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Weekly #3: Right to Privacy on the Social Web

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I have several thoughts floating around in my head, all seemingly connected to this assignment, so bear with me…

Post #3 is in response to the following question: Do we need a Bill of Rights for the social web?

I need definitions before I can answer this.

First, what is the social web? “The social web can be described as people interlinked and interacting with engaging content in a conversational and participatory manner via the Internet.” Thank you very much, Wikipedia. I think about this in terms of activity on social platforms like Facebook, LinkedIn, Twitter, YouTube, Wikipedia and so on.

Second, a Bill of Rights to what? I get the sense that Joseph Smarr and Co. were advocating for the right to greater usability of the social web. They weren’t outlining ways that users are to be protected on the social web. They were talking about convenience for users via open data sharing, and they were doing it under the guise of property, ownership and control. Because if the social web “just works for users,” as Smarr so desires, then it is equally as simple for it to “just work” for marketers when they need to collect our data. The big selling point of this so-called user-centric Bill of Rights is that it is supposed to be beneficial (read: profitable) to those platforms willing to share users’ data. That’s fine and all, but I was hoping for a Bill of Rights more in line with the protection of the little guy from The Man.

Third, who is the “we” in need of these rights? You have to ask this because enforcement of rights is impossible without knowing the beneficiaries of them. Not that I believe enforcement can happen easily even if the “citizens” afforded these rights are clearly defined. But still, are we talking about the entire world population? Or the American population? Or perhaps just internet users? And then what level of user? Who would claim these rights if given? If you take a look at the Social Technographics Ladder in Groundswell, you have to wonder if the “inactives” even care about having rights on the social web.

The Bill of Rights put forth three years ago makes us imagine a social web where we the users own and control the information we put out there. It is attractive to us because we crave privacy in a space where “community now shades into audience” and “communication is instant, global, and nearly permanent” (Here Comes Everybody, p. 89).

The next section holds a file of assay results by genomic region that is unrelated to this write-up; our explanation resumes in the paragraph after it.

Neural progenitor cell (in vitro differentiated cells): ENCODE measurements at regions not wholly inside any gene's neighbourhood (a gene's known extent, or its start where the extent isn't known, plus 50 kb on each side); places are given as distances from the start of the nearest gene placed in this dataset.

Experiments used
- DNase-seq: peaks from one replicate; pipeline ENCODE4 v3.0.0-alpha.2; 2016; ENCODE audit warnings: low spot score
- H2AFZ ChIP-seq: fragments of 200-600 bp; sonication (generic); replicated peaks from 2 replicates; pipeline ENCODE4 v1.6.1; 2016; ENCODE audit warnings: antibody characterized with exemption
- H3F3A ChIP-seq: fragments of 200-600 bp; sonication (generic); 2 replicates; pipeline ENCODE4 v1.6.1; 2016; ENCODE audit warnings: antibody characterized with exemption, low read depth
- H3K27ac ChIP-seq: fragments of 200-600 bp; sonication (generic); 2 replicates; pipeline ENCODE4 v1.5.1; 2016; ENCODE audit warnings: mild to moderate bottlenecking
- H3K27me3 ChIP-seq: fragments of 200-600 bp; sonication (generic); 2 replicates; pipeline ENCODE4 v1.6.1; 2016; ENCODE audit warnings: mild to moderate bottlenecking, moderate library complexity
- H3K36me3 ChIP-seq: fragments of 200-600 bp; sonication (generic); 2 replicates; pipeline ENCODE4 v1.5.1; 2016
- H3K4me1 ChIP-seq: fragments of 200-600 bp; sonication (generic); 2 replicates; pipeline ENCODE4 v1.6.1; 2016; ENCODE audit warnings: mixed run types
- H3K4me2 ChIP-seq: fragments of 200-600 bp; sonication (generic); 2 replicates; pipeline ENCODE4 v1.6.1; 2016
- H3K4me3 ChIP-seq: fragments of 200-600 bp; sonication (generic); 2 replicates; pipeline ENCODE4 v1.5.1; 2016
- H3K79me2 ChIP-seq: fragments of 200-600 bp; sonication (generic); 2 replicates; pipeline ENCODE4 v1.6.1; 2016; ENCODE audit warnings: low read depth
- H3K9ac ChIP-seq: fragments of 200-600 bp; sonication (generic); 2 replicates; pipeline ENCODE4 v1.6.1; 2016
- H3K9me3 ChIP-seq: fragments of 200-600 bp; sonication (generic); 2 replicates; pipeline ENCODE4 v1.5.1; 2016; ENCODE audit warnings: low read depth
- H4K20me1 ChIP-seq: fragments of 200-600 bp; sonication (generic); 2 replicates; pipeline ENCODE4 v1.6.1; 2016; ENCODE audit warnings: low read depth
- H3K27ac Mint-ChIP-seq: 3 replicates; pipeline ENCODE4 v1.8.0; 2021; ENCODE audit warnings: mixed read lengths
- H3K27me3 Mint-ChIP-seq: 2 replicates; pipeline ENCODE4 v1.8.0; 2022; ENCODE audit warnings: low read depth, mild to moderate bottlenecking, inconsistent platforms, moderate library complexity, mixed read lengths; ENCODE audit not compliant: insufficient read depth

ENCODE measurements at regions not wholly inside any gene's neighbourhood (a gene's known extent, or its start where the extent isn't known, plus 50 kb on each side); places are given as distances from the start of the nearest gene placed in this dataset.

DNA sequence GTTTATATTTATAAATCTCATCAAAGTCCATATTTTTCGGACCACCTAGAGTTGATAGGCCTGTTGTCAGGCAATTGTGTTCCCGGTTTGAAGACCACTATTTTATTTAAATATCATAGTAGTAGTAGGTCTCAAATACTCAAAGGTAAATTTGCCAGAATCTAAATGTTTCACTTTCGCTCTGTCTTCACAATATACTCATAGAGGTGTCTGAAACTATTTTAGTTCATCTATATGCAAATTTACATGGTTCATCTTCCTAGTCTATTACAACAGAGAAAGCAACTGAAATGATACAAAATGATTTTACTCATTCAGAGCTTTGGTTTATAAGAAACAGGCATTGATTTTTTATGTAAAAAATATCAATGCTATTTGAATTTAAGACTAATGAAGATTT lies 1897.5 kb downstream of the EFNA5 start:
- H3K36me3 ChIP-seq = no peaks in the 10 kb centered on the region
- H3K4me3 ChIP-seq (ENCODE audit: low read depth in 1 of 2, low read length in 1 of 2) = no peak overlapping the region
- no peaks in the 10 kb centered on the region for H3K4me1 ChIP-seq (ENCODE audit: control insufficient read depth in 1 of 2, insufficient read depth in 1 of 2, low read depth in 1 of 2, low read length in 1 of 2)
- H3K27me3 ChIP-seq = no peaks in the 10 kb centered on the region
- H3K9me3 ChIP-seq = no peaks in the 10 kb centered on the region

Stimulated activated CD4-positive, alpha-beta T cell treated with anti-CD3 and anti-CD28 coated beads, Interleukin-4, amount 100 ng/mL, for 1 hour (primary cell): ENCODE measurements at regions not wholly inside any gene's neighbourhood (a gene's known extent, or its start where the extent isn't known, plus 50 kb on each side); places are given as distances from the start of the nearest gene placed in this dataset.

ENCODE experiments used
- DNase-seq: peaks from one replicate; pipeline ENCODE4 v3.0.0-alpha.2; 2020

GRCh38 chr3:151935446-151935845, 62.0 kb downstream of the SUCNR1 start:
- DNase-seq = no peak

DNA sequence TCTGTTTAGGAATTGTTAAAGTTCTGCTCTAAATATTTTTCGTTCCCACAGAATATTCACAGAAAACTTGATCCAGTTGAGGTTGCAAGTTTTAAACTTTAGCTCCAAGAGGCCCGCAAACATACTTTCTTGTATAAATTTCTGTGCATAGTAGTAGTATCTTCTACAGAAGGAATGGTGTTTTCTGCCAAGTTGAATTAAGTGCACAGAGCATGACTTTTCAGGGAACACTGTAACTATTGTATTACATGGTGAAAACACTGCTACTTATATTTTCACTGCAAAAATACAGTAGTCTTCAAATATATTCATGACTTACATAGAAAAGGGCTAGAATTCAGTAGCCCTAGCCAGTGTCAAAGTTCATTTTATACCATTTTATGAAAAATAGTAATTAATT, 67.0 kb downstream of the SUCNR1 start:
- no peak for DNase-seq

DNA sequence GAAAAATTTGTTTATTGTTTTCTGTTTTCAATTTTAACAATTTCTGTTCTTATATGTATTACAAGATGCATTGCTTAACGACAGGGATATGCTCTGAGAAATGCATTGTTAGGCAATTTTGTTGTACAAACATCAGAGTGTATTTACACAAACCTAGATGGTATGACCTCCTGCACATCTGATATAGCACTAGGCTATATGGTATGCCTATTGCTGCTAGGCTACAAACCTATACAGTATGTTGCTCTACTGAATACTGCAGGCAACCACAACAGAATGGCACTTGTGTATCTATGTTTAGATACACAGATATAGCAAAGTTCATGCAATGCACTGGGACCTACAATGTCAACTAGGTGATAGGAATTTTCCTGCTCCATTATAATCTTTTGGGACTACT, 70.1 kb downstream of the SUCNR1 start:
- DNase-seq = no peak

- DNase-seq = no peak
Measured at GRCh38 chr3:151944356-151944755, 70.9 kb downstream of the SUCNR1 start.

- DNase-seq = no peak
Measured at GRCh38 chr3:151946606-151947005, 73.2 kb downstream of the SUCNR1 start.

My assertion that we crave privacy may seem paradoxical given the amount of personal information we disseminate and consume on social platforms. For example, today I received a text from my friend informing me that a past high school friend of ours is pregnant. How did she find out? Facebook. Of course, I immediately called her for more information:

Me: “Wait, what?!”

Friend: “I was reading my News Feed and just saw it on there! I could get a life but instead I just read about everyone else’s lives on Facebook.”

Was anything inherently wrong with this information sharing? No. Were rights violated? No. Did it feel unsettling that I learned of this major life event via my friend’s virtual stalking habits? A bit. Sure, said Pregnant Friend put up the information herself. And, yes, we are “friends” on Facebook. But we aren’t close anymore, and I don’t think she would be happy that I reacted to news of her firstborn in the same way I would to a Sarah Silverman tweet.

The point is that the social web is a giant microphone, and it is overwhelming not knowing how personal information is being consumed, reused and reacted to. It was so overwhelming to Tyler Clementi that he ended his life over it. Social platforms were integral to his tragic death. Tyler posted his suicide note on Facebook, three days after his roommate made his sexual orientation and exploits known to the world through Twitter and iChat. Now, Tyler didn’t post this information himself and it is clear that his right to privacy was grossly violated. But the concern still remains. Why worry about API tokens and data sharing when we should be thinking of the protection of our right to privacy and the serious consequences for violating that right? This excerpt from a Washington Post op-ed sums it up well:

Technology is not the villain. Humans have never needed sophisticated tools to spread malice. Word of mouth and surreptitious notes have long done the trick. But technology has exponentially enabled and emboldened the mean or thoughtless among us. It allows those with less than noble intentions to hide behind screen names or lurk from afar, distancing themselves from their human targets and the possible consequences of their actions. And the trespasses are no longer contained to a circle of friends, a school or a town but accessible to millions.

This is the stuff keeping me up at night, not whether I can log in to all of my preferred platforms with one universal ID. Bring me a Bill of Rights protecting my privacy and punishing violators of it. Or better yet, show me a SCOTUS willing to figure out privacy in the digital world using the BoR we already have, and I’ll stand up and applaud.